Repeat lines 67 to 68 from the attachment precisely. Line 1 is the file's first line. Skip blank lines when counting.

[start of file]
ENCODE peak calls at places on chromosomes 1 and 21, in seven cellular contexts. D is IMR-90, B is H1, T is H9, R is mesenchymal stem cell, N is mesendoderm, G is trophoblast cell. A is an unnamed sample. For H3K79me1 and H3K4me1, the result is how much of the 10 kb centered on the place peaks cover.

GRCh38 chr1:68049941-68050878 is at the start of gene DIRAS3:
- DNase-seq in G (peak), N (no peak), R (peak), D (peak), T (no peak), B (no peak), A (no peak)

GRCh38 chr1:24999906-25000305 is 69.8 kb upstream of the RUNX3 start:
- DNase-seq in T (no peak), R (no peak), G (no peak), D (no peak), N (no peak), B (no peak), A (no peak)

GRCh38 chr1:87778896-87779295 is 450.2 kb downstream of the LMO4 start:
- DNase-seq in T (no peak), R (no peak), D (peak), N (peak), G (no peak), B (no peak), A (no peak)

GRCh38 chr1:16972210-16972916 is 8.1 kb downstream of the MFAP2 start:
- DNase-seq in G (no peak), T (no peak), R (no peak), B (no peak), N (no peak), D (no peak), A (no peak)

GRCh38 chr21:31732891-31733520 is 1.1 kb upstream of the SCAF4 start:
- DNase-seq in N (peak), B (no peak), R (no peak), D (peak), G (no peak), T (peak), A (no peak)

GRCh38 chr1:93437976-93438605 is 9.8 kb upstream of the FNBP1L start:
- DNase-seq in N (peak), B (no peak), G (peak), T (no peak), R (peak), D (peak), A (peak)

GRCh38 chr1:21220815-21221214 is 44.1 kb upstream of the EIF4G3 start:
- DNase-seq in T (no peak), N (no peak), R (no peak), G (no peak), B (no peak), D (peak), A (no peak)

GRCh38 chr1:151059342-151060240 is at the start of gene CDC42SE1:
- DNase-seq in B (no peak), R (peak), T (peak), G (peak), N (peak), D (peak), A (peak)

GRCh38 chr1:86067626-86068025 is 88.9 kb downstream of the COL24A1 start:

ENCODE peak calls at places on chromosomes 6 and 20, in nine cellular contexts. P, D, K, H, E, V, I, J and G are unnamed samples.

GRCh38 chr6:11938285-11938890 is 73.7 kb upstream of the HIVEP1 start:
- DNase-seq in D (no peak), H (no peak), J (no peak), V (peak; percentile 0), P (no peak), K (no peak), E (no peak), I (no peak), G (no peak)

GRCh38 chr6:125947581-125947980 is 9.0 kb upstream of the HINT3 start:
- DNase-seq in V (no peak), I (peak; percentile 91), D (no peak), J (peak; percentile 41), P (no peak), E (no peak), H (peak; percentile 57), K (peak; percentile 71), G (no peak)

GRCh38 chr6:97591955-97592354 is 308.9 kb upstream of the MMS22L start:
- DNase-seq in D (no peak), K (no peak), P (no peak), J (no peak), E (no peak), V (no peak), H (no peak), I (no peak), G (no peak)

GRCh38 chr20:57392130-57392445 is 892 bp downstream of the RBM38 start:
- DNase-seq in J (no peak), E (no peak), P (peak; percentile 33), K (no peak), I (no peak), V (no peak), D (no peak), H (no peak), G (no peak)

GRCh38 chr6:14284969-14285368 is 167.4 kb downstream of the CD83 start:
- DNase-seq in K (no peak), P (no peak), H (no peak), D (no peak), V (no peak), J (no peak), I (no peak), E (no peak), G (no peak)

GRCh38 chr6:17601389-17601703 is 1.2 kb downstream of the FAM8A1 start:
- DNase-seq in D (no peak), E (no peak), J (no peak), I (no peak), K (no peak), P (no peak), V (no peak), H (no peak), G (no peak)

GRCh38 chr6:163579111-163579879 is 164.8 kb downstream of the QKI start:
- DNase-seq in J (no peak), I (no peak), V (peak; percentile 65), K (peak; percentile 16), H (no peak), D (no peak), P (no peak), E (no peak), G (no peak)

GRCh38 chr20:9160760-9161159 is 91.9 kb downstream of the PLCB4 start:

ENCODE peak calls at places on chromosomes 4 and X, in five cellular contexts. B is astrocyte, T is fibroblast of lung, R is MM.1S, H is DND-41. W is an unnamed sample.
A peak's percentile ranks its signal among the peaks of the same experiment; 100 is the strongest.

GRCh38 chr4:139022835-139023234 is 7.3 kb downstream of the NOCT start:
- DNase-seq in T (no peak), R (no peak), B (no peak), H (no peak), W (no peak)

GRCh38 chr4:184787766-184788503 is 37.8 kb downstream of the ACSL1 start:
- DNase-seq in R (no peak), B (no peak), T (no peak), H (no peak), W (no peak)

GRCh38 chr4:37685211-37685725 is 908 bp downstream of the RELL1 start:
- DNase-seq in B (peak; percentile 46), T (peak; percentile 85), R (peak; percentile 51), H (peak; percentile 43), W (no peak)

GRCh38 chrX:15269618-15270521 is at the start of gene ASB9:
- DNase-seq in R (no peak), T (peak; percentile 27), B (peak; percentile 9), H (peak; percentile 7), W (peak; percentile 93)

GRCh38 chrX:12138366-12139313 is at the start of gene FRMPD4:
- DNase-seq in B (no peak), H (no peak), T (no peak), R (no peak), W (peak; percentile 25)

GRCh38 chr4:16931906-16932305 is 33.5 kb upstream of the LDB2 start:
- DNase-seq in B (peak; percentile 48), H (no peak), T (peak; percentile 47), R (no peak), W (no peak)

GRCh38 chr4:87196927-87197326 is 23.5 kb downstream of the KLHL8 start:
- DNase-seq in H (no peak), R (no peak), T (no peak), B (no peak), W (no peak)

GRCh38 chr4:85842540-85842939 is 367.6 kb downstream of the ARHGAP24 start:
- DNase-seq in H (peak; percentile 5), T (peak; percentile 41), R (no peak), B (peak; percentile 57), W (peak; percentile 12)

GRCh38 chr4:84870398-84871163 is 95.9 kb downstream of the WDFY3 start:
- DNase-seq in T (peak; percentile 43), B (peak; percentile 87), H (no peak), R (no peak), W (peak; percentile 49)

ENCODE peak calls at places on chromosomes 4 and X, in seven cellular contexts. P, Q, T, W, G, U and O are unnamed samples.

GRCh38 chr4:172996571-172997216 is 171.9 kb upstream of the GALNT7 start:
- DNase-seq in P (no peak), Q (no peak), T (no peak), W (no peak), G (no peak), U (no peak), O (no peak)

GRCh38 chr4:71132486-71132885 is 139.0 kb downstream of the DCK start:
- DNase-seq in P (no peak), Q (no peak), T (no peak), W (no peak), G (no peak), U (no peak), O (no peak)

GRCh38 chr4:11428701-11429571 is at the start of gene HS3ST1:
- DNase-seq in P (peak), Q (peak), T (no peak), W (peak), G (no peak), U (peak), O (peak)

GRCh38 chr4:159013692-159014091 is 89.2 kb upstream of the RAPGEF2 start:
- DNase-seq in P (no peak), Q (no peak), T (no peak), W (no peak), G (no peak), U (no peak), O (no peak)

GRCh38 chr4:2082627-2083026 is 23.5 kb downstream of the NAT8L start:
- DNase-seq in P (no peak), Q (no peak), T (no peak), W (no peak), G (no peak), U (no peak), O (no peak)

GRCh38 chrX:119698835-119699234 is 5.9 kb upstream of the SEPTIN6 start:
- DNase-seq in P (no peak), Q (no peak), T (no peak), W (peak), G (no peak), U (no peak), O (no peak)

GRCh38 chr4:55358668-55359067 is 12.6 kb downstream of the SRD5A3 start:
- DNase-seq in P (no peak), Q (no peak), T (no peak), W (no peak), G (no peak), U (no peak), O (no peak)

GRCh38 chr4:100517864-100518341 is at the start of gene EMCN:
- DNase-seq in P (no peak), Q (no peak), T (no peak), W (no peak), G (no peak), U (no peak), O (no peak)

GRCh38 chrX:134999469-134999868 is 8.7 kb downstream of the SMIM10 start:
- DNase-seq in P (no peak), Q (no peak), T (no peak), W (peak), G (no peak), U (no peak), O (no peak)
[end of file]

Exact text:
- DNase-seq in P (no peak), Q (no peak), T (no peak), W (peak), G (no peak), U (no peak), O (no peak)

GRCh38 chr4:55358668-55359067 is 12.6 kb downstream of the SRD5A3 start: